Helen Hunt and John Hawkes in The Sessions

Helen Hunt and John Hawkes in The Sessions

Initially, the title was The Surrogate – what was the reason for the title change?

It wasn’t an exciting reason at all, it was the fact that there was a film out called Surrogates which Disney had made with Bruce Willis that was completely different. And both Fox and Disney, being members of the MPAA, they didn’t want to have any confusion between the two films. I was in the end, very happy with the choice of the title The Sessions.

Did you come across across any issues with the MPAA [Motion Picture Association of America]? The film’s surprisingly sexually explicit…

Well, we were concerned. I think that we never thought we would get a PG-13, even though Bill Macy is very vocal on this subject. He thinks that it’s a crime that films full of violence are given a PG-13 and films that touch on sexuality are immediately in the R rating. But we were gratified that the MPAA liked the film and didn’t ask us for any cuts.

That must have been a relief…

It was a relief, because there were a couple moments which are on the edge, and all of a sudden they want you to edit it and you’re in danger of getting an NC-17 [the rating that carries the stigma of box office death]. In the end we were happy with the attitude that they took and they saw the film the way it was intended.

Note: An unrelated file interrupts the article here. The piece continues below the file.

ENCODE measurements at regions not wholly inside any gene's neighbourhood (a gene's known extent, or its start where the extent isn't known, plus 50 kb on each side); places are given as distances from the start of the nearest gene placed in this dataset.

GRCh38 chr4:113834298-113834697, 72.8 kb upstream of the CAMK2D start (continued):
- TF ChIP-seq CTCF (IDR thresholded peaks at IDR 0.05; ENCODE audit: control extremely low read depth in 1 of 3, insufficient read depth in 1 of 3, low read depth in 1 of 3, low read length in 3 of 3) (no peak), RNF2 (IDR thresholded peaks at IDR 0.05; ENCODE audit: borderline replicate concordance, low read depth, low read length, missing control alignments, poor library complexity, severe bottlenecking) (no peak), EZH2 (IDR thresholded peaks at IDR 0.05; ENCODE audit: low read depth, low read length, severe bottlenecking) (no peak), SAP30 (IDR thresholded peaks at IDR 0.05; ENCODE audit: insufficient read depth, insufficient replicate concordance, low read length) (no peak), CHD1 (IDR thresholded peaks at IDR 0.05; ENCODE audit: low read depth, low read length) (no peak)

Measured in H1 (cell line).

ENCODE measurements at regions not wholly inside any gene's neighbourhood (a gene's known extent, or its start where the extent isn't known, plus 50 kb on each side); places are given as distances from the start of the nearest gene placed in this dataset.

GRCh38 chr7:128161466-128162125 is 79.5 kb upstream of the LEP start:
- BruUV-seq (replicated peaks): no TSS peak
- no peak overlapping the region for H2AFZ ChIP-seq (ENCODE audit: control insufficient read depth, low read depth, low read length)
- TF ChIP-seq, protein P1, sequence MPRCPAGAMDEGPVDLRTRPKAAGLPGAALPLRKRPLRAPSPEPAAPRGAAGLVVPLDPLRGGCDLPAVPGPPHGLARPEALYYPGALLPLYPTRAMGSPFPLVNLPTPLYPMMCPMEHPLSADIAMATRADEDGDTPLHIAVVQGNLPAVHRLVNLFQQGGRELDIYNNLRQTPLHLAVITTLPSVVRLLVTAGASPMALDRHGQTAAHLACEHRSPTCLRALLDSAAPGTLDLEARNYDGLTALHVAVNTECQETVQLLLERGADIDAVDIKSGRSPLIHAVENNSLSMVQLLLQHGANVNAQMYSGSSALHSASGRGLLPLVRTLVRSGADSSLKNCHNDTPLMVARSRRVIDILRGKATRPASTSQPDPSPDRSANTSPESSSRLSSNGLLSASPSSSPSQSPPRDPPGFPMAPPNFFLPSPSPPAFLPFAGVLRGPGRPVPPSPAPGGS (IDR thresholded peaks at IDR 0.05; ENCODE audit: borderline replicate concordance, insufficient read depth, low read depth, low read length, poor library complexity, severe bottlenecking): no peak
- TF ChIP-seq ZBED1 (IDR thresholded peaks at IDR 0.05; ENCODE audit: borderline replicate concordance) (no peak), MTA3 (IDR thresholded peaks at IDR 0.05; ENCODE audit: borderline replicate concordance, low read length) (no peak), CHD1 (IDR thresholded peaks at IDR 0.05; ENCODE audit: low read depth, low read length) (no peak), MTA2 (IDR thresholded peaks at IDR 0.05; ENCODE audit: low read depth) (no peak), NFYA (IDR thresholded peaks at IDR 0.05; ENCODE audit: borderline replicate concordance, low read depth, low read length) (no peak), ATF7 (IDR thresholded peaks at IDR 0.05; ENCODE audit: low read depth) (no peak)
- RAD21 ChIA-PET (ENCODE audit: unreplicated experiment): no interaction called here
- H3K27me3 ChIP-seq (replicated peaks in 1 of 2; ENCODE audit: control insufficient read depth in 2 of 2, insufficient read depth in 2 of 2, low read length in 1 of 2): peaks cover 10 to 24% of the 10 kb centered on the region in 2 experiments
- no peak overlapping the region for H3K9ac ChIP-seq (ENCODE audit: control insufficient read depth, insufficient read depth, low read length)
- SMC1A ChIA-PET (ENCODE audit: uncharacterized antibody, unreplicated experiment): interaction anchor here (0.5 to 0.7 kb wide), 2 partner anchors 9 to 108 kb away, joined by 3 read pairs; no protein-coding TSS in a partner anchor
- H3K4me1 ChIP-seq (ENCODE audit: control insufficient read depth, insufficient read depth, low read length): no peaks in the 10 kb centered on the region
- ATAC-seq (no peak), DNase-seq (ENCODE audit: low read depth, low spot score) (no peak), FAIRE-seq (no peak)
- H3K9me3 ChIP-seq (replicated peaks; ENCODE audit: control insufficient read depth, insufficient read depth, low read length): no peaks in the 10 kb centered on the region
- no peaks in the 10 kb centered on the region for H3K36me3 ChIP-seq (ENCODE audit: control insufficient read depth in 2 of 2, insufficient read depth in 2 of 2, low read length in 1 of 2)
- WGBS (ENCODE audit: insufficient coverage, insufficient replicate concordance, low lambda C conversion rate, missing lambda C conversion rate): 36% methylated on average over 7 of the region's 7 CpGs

What was it like to work with your two leads?

It was like sitting back and watching the best theatre in the world. I’d like to think that my particular gift is casting! [Laughs] I know that if you do that correctly, you never have to look over your shoulder. I really think they did all of the heavy lifting. We spent a lot of time together before the shoot talking through the script and particular scenes and when it came to the actual shooting, I really tried to let them use the spontaneity of the moment as much as possible, and as much as possible, stay out of the way.

Was William H. Macy your first choice [for the role of the Catholic priest?]

You know, he wasn’t my first choice, because I was actually thinking because this was Berkeley, California at a particular time, I wanted something completely different. I was thinking of a black or Latino priest. Then all of a sudden the suggestion of Bill Macy came up, and it took me all of a millisecond for me to agree to that! But often the best choices come out of left field and you don’t know they’re coming.

What’s next for you?

Well, I know that I’m going to buy new shoes for the children! [Laughs] I’m kicking the tyres of a bunch of projects and writing a couple, but I haven’t committed to one in particular just as yet.

The Sessions is out in cinemas from Friday, released by 20th Century Fox.

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Martha Marcy May Marlene

Martha Marcy May Marlene is a mostly gripping, yet slightly smoke-and-mirrors study of one young woman’s psychological distress following a traumatic experience, marked by an excellent central performance from newcomer Elizabeth Olsen (yes, younger sister of Mary-Kate and Ashley).